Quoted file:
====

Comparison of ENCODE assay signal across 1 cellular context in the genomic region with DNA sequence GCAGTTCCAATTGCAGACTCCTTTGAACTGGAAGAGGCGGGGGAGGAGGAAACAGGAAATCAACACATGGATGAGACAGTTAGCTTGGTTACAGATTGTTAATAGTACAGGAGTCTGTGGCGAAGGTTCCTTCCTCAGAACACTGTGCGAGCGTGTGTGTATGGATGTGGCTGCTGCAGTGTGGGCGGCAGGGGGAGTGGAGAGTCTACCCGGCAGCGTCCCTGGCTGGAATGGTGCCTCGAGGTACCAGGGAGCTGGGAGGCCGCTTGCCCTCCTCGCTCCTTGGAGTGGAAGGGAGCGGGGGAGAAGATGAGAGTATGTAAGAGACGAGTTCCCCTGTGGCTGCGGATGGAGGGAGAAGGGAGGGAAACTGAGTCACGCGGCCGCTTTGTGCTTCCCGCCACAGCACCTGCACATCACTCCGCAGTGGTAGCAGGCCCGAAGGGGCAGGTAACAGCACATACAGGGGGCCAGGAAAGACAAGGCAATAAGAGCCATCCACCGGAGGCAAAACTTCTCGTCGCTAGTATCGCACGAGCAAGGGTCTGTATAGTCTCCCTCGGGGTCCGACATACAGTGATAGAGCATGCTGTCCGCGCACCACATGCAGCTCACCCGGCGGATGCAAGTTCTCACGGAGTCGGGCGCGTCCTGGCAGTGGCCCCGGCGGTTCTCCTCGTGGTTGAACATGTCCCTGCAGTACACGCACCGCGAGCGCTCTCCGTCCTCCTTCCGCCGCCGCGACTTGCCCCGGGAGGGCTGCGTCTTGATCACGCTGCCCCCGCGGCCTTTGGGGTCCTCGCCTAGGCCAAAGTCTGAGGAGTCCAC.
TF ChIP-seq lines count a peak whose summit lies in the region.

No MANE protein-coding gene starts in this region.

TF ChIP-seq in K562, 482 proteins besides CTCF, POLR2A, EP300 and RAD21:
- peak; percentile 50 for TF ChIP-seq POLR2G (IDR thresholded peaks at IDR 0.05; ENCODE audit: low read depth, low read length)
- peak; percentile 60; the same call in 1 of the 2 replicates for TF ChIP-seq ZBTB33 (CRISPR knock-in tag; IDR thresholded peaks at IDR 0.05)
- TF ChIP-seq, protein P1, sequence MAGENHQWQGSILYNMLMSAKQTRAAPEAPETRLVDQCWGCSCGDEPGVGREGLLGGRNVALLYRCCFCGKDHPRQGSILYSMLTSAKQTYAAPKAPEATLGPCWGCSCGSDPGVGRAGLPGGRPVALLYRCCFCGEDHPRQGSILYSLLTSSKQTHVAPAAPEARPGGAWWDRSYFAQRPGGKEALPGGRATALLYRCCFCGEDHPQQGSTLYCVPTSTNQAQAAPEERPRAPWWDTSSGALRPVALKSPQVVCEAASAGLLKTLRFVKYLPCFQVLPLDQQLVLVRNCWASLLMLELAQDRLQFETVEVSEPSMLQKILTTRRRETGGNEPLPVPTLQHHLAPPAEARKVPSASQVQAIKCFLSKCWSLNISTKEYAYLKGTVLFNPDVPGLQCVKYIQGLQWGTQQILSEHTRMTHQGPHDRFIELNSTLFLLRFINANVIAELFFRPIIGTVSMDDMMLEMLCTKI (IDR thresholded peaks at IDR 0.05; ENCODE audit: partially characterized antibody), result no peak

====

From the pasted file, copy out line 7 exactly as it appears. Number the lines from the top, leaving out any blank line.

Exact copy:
- TF ChIP-seq, protein P1, sequence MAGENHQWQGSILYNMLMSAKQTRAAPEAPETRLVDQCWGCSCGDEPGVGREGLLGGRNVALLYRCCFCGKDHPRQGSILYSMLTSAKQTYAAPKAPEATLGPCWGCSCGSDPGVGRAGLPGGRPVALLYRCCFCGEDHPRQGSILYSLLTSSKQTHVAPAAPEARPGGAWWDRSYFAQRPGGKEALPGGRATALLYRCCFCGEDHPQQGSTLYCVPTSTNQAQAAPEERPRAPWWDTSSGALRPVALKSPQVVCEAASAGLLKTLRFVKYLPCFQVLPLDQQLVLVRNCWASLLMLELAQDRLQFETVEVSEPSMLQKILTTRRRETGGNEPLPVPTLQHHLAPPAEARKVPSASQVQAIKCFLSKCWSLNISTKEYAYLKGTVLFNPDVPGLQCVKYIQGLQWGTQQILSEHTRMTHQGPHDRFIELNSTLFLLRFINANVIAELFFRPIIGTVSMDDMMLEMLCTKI (IDR thresholded peaks at IDR 0.05; ENCODE audit: partially characterized antibody), result no peak